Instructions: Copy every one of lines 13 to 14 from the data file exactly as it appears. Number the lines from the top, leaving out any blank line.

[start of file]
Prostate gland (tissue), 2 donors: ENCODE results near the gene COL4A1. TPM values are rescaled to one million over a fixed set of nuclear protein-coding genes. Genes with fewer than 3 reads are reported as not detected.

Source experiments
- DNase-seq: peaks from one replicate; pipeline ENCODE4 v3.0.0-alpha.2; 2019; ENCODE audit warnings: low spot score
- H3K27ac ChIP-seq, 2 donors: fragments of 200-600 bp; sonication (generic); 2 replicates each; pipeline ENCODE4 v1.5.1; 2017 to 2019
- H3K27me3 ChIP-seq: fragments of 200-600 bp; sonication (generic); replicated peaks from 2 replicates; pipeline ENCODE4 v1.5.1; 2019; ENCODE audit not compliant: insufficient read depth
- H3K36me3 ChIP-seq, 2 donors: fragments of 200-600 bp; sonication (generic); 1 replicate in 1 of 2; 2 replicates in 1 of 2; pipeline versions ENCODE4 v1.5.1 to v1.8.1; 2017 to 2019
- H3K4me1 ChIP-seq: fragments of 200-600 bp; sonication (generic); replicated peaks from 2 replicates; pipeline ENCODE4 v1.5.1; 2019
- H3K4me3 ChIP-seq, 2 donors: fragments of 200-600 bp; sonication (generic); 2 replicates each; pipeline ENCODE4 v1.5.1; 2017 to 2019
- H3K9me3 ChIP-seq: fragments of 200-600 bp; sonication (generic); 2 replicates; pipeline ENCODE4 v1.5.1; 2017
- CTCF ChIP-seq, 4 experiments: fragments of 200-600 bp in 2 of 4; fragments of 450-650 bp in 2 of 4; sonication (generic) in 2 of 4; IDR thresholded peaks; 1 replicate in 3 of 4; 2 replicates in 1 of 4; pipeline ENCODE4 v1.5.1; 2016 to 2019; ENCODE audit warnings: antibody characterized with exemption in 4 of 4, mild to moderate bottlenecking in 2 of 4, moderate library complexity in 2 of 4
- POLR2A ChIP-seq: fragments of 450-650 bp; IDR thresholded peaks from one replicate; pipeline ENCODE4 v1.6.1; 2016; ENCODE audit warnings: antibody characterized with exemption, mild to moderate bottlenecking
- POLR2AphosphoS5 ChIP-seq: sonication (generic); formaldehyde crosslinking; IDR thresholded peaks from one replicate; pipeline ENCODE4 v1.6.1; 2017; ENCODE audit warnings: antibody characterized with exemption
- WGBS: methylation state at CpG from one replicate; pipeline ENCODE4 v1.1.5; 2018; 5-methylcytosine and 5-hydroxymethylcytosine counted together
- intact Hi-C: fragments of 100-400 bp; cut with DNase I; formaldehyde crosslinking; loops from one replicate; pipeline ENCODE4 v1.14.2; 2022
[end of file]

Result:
- WGBS: methylation state at CpG from one replicate; pipeline ENCODE4 v1.1.5; 2018; 5-methylcytosine and 5-hydroxymethylcytosine counted together
- intact Hi-C: fragments of 100-400 bp; cut with DNase I; formaldehyde crosslinking; loops from one replicate; pipeline ENCODE4 v1.14.2; 2022